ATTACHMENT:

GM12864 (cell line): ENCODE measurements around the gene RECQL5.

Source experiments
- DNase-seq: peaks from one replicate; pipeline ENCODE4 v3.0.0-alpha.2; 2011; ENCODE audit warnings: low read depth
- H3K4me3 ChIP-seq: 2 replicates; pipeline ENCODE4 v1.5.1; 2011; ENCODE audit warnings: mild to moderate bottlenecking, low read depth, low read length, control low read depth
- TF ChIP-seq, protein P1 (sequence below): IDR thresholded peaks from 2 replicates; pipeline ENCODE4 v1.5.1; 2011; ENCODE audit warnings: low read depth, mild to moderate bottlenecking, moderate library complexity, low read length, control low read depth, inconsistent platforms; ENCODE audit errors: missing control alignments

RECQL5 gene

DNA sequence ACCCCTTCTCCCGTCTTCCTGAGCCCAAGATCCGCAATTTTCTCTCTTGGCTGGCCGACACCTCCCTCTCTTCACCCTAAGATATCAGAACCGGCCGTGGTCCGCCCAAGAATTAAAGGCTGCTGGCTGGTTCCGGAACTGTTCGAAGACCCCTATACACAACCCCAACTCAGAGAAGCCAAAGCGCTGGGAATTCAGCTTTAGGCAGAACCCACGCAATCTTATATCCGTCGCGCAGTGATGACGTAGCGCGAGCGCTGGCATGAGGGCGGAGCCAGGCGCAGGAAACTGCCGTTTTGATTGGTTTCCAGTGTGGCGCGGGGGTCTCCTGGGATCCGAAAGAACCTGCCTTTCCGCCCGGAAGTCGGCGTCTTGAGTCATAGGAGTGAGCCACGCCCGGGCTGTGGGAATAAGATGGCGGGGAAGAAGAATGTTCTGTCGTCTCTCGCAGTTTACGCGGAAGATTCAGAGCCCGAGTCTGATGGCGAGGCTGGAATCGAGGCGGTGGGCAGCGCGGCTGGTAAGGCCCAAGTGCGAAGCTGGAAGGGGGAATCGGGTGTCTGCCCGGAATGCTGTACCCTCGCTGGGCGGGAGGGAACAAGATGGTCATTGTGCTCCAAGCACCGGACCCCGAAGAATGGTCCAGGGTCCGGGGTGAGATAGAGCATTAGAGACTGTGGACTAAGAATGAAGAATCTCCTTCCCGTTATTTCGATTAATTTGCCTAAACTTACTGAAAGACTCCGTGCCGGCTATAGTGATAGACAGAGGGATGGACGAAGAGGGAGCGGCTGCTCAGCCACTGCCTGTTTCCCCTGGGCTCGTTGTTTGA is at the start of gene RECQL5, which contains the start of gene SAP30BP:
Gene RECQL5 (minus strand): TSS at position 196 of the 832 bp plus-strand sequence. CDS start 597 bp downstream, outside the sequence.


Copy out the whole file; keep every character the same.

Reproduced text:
GM12864 (cell line): ENCODE measurements around the gene RECQL5.

Source experiments
- DNase-seq: peaks from one replicate; pipeline ENCODE4 v3.0.0-alpha.2; 2011; ENCODE audit warnings: low read depth
- H3K4me3 ChIP-seq: 2 replicates; pipeline ENCODE4 v1.5.1; 2011; ENCODE audit warnings: mild to moderate bottlenecking, low read depth, low read length, control low read depth
- TF ChIP-seq, protein P1 (sequence below): IDR thresholded peaks from 2 replicates; pipeline ENCODE4 v1.5.1; 2011; ENCODE audit warnings: low read depth, mild to moderate bottlenecking, moderate library complexity, low read length, control low read depth, inconsistent platforms; ENCODE audit errors: missing control alignments

RECQL5 gene

DNA sequence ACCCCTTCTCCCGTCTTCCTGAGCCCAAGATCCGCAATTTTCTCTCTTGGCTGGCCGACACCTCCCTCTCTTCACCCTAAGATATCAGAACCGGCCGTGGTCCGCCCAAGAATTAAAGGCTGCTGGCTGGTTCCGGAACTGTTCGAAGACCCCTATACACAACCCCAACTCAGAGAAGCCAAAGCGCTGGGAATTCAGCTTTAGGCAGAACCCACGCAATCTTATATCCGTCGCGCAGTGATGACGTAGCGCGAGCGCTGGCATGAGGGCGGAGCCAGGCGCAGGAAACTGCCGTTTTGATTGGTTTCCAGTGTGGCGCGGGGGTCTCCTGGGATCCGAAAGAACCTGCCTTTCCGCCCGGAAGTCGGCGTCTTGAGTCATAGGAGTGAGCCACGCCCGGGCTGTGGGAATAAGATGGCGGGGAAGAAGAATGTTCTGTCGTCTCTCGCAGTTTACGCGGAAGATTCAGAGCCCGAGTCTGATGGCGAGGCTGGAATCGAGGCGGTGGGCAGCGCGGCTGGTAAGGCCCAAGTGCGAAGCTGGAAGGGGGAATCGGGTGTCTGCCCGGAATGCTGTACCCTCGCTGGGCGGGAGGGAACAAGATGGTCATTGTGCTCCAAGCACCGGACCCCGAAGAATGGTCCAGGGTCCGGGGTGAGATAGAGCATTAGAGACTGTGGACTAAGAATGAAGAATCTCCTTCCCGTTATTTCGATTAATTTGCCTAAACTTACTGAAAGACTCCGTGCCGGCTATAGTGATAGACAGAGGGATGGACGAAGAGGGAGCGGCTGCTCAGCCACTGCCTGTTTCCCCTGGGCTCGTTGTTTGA is at the start of gene RECQL5, which contains the start of gene SAP30BP:
Gene RECQL5 (minus strand): TSS at position 196 of the 832 bp plus-strand sequence. CDS start 597 bp downstream, outside the sequence.